7. SamSam
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    SamSam Senior Member

    That won't do any good as more resin will not add any strength and it won't penetrate to the voids under the glass. It's maybe possible to use a syringe to squirt some under there. Otherwise you have to remove some glass and patch it or if possible, ignore it.

    The scrapers are for the ridge type stuff and small bumps etc. Since the glass is so thin, with just one 10 oz cloth, I'd sand it as little as possible and then apply a high build easy sanding primer. It's much easier and faster to fair that compared to fairing epoxy and glass.

    It seems like a pretty light layup for a panel that big, but I could be wrong about that. I would be concerned about attachment points to the framework, that they are able to withstand compression of bolts or that screws wouldn't strip out. At times there can be a lot of uplift on tops, what with winds and speed. Rough water and pounding creates a lot of stress also.
     
  8. fly186
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    fly186 Junior Member

    Agreed - it is very light. I've decided to add a layer of 1708 on top in the center where the main support is required and a second layer of 10 oz on the bottom side to avoid compression issues.
     
  9. SamSam
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    SamSam Senior Member

    Avoiding compression issues usually requires a solid core in the area where fastenings are located. The most basic is plywood, but it can be a solid glass layup or some sort of putty type stuff that hardens, like Bondo, but not Bondo as no one likes Bondo, but like Bondo.

    I searched for official ways to remedy the problem and came up with this, which I don't know if it has those particular answers but is very interesting anyways. It only shows chapter 7, does anyone know how to find the rest of the manual?

    https://www.faa.gov/regulations_pol...raft/amt_airframe_handbook/media/ama_ch07.pdf

    .
     
  10. Nolan Clark
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    Nolan Clark Junior Member

  11. SamSam
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    SamSam Senior Member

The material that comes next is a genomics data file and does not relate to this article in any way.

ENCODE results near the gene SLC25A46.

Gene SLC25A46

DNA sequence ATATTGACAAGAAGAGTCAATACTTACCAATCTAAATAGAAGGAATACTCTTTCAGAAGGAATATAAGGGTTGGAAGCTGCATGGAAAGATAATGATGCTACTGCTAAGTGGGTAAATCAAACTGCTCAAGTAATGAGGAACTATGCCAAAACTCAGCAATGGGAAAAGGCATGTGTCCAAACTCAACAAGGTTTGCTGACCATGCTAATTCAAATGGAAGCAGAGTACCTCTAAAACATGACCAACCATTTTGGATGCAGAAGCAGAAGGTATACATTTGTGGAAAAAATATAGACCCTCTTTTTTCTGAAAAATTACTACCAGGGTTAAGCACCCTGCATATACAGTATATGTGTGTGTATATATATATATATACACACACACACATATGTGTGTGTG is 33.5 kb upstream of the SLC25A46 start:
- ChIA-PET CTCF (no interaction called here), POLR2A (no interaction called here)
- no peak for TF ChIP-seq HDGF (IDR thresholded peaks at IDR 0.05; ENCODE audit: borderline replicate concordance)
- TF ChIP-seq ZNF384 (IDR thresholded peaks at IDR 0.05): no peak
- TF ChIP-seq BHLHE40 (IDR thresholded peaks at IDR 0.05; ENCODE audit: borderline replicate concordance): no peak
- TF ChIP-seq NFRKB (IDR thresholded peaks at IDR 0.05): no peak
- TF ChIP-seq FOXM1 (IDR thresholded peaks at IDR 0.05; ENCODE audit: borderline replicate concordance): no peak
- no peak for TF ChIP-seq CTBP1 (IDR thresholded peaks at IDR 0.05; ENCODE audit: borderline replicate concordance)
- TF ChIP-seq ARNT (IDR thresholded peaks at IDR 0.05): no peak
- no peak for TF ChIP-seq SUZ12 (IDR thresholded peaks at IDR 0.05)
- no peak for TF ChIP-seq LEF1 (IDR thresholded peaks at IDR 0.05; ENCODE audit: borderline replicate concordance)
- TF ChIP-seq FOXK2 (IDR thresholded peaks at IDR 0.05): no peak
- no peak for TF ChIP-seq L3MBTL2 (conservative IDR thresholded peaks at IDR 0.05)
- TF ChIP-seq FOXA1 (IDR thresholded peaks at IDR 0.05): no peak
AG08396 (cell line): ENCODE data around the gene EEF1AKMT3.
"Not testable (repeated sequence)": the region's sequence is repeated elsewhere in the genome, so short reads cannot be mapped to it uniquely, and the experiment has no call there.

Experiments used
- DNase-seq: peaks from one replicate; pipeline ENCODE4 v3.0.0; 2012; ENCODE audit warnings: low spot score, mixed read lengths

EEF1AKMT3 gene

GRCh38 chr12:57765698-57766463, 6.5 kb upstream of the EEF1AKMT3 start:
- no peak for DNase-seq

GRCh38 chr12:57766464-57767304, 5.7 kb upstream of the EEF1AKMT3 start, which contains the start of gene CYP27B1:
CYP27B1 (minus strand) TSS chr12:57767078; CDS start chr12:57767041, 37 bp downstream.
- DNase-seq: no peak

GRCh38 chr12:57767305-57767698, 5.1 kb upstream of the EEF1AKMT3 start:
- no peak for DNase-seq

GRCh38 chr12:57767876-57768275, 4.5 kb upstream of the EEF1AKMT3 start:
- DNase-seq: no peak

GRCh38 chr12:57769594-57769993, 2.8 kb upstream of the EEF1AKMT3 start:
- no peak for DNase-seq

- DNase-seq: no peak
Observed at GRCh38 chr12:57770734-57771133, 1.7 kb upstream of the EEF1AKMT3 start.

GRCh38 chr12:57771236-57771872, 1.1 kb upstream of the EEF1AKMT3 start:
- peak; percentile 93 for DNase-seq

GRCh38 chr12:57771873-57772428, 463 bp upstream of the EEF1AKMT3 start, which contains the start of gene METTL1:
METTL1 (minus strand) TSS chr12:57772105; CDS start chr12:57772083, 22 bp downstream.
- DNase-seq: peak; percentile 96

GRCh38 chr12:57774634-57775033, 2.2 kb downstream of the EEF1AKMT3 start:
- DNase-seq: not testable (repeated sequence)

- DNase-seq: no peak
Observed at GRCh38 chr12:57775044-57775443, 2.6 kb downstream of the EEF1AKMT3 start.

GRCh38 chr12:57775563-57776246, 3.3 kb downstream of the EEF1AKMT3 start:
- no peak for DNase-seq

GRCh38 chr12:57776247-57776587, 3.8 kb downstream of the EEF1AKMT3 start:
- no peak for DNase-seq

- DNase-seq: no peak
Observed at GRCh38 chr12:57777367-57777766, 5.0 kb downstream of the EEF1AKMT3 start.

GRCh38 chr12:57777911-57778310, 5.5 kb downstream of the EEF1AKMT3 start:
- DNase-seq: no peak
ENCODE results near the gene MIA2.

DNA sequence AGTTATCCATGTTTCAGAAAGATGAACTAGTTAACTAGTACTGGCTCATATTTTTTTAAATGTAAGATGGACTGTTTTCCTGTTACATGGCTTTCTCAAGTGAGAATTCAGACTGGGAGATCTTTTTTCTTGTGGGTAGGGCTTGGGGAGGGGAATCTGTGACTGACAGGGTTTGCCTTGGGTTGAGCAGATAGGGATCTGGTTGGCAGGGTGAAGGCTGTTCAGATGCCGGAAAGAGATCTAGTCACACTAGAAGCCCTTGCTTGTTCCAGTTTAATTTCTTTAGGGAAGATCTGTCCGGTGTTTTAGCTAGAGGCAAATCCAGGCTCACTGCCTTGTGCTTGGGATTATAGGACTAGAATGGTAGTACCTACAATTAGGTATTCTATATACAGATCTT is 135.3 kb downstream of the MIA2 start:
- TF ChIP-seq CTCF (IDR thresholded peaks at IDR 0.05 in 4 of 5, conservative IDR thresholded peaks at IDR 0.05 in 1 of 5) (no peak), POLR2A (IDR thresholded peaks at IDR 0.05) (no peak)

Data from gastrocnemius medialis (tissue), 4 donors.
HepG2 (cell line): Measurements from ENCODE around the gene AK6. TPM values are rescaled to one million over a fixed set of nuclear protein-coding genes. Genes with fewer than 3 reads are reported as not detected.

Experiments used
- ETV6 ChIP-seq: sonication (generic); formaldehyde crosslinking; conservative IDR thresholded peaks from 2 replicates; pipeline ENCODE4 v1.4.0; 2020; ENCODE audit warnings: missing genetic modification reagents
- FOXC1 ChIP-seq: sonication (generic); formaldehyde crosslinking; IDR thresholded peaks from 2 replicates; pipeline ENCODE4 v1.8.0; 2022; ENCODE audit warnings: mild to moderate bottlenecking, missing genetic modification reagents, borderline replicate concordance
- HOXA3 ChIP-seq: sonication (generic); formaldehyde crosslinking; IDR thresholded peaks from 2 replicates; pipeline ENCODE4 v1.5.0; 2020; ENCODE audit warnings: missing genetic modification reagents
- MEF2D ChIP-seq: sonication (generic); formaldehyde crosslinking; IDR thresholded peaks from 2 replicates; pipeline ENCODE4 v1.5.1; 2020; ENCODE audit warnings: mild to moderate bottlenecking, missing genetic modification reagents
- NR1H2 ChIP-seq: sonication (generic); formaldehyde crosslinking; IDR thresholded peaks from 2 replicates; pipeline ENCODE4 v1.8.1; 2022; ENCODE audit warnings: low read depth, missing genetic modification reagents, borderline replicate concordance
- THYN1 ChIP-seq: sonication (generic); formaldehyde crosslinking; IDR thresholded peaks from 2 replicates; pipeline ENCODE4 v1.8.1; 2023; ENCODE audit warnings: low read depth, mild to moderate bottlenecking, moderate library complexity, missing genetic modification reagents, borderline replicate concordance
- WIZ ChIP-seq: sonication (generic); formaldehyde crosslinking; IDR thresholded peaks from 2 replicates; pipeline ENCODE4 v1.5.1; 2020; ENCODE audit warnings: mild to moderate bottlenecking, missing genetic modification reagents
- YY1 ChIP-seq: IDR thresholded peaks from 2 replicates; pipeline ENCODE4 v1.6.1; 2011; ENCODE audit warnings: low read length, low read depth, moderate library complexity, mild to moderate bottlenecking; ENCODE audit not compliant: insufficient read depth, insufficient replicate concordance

Thank you. Now I want to get an airplane!
     
  12. Scot McPherson
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    Scot McPherson Senior Member

    I used a 60 grit flap wheels on my angle grinder. You have to be very careful, because it takes off a lot of material if you "catch", but with practice and care, it's the best damn tool I have for fast fairing and surface prep for epoxy and epoxy primer paints.
     
  13. fly186
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    fly186 Junior Member

    I purchased a $59 Dewalt 4 1/2" grinder at Home Depot and used a 60 grit flap wheel as advised. It works really well and you need to be very careful but it makes quick work of bumps and ridges. If I had to do it again, I would buy a variable speed grinder because at 10,000 RPM it removes material almost too fast.
     
  14. upchurchmr
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    upchurchmr Senior Member

    A new coat of resin will not add strength. The strength comes from the glass.
    The only way to fix areas which did not get wet thru the glass is to remove the glass locally and bond on a patch.
    The patch needs to overlap the original glass lamination.
     

  15. Scot McPherson
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    Scot McPherson Senior Member

    upchrchmr is right, you need to grind the bubble out and lay a patch on. You need good overlap, not just a 1/4inch. I would go with a 4 inch square patch and fair/feather the edges back to the original lamination after it's cured. if you don't, you are going to risk delamination starting at those bubbles.